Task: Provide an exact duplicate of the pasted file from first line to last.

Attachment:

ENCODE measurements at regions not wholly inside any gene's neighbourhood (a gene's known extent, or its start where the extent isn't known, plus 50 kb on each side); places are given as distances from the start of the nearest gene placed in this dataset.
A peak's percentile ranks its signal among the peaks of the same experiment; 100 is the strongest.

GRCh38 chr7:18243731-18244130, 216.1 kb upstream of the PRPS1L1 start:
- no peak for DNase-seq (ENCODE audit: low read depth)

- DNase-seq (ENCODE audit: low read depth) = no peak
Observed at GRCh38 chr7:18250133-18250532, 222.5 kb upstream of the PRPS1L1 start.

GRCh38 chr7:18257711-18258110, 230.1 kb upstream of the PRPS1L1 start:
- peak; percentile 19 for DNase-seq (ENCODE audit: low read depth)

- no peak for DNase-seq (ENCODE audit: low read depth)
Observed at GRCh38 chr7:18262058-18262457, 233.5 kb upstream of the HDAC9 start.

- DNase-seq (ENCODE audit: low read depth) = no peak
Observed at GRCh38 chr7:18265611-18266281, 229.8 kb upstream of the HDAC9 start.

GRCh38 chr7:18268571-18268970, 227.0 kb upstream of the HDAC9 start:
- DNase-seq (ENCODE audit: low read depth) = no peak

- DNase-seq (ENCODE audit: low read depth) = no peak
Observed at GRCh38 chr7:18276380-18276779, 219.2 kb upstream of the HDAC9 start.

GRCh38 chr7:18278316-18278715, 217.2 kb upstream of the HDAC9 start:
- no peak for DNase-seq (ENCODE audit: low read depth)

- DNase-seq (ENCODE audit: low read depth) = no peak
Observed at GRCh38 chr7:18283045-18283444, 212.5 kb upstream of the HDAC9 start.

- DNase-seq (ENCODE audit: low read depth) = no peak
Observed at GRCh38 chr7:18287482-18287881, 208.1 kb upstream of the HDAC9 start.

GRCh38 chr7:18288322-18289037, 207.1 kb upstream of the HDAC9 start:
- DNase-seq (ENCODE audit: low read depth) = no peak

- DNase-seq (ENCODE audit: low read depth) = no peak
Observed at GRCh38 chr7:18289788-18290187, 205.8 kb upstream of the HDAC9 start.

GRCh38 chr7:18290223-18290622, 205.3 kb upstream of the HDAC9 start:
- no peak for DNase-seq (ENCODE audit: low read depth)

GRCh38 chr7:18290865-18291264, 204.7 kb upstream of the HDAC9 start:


ENCODE measurements at regions not wholly inside any gene's neighbourhood (a gene's known extent, or its start where the extent isn't known, plus 50 kb on each side); places are given as distances from the start of the nearest gene placed in this dataset.
A peak's percentile ranks its signal among the peaks of the same experiment; 100 is the strongest.

GRCh38 chr7:18243731-18244130, 216.1 kb upstream of the PRPS1L1 start:
- no peak for DNase-seq (ENCODE audit: low read depth)

- DNase-seq (ENCODE audit: low read depth) = no peak
Observed at GRCh38 chr7:18250133-18250532, 222.5 kb upstream of the PRPS1L1 start.

GRCh38 chr7:18257711-18258110, 230.1 kb upstream of the PRPS1L1 start:
- peak; percentile 19 for DNase-seq (ENCODE audit: low read depth)

- no peak for DNase-seq (ENCODE audit: low read depth)
Observed at GRCh38 chr7:18262058-18262457, 233.5 kb upstream of the HDAC9 start.

- DNase-seq (ENCODE audit: low read depth) = no peak
Observed at GRCh38 chr7:18265611-18266281, 229.8 kb upstream of the HDAC9 start.

GRCh38 chr7:18268571-18268970, 227.0 kb upstream of the HDAC9 start:
- DNase-seq (ENCODE audit: low read depth) = no peak

- DNase-seq (ENCODE audit: low read depth) = no peak
Observed at GRCh38 chr7:18276380-18276779, 219.2 kb upstream of the HDAC9 start.

GRCh38 chr7:18278316-18278715, 217.2 kb upstream of the HDAC9 start:
- no peak for DNase-seq (ENCODE audit: low read depth)

- DNase-seq (ENCODE audit: low read depth) = no peak
Observed at GRCh38 chr7:18283045-18283444, 212.5 kb upstream of the HDAC9 start.

- DNase-seq (ENCODE audit: low read depth) = no peak
Observed at GRCh38 chr7:18287482-18287881, 208.1 kb upstream of the HDAC9 start.

GRCh38 chr7:18288322-18289037, 207.1 kb upstream of the HDAC9 start:
- DNase-seq (ENCODE audit: low read depth) = no peak

- DNase-seq (ENCODE audit: low read depth) = no peak
Observed at GRCh38 chr7:18289788-18290187, 205.8 kb upstream of the HDAC9 start.

GRCh38 chr7:18290223-18290622, 205.3 kb upstream of the HDAC9 start:
- no peak for DNase-seq (ENCODE audit: low read depth)

GRCh38 chr7:18290865-18291264, 204.7 kb upstream of the HDAC9 start: